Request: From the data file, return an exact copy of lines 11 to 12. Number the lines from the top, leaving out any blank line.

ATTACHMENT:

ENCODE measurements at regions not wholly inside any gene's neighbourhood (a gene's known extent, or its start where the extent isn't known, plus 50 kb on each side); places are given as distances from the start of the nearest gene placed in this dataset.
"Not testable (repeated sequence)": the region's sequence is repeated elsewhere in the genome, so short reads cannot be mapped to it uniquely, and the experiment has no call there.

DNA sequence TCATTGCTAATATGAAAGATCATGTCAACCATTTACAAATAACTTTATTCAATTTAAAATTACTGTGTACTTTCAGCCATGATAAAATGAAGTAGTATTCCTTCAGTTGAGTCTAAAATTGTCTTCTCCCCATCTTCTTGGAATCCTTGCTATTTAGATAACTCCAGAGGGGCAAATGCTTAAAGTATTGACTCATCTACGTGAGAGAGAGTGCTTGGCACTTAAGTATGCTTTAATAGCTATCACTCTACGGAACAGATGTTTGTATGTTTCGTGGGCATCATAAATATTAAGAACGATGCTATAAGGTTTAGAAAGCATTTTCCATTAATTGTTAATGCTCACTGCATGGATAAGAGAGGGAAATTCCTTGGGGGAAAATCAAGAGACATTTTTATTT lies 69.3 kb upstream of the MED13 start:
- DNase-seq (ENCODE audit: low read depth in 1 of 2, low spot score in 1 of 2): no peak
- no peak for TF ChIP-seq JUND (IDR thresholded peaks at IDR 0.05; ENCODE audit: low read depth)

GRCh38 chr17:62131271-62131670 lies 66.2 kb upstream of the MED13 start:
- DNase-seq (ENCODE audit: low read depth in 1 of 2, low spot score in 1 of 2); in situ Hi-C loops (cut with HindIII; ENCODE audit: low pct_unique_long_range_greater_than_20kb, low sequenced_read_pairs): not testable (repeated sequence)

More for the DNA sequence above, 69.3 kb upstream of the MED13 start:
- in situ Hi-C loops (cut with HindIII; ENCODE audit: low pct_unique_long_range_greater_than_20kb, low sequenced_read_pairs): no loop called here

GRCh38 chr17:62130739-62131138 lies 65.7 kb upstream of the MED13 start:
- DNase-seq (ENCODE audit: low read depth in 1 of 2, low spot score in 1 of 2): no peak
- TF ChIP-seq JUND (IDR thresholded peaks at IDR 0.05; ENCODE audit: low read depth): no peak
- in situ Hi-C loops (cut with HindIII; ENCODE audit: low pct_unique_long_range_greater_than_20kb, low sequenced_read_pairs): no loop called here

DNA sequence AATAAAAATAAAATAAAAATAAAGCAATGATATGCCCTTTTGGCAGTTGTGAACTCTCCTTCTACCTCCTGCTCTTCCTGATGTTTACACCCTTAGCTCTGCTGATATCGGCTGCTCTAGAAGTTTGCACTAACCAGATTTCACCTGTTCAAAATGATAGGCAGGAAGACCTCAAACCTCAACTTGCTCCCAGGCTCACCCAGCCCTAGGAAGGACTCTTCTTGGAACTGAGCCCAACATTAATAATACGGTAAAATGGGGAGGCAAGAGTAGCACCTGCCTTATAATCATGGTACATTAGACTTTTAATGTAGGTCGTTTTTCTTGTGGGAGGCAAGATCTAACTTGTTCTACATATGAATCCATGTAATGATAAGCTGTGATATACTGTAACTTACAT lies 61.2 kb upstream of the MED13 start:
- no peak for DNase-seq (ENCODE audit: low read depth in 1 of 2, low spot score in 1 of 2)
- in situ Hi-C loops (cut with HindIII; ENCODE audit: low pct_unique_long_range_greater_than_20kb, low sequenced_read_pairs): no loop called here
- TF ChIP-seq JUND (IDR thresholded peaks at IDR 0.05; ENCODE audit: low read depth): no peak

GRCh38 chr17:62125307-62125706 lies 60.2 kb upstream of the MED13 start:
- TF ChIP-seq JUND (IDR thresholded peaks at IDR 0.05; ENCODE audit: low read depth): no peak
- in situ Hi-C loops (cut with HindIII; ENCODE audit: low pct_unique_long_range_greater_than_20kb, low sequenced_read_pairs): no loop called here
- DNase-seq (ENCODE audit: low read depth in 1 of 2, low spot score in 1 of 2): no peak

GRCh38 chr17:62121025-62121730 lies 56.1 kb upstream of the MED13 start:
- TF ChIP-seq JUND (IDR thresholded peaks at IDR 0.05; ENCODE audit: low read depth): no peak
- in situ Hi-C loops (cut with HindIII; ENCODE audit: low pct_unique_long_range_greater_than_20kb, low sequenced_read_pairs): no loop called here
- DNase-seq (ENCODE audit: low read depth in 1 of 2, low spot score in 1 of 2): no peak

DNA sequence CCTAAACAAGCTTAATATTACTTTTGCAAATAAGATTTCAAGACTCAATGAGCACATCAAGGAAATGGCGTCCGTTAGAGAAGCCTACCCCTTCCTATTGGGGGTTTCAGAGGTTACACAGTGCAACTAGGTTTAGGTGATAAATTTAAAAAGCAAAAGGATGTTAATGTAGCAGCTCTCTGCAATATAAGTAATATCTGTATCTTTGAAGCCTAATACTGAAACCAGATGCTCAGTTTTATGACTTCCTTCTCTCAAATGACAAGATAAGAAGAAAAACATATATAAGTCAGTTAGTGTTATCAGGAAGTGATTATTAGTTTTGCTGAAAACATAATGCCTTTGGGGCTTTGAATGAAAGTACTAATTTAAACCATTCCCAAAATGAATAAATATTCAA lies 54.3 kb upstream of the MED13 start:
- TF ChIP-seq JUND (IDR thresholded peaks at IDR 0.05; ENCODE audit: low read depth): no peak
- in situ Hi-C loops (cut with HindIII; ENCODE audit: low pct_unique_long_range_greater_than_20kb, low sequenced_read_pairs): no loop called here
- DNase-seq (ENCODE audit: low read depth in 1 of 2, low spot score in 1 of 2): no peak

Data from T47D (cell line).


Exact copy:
- DNase-seq (ENCODE audit: low read depth in 1 of 2, low spot score in 1 of 2): no peak
- TF ChIP-seq JUND (IDR thresholded peaks at IDR 0.05; ENCODE audit: low read depth): no peak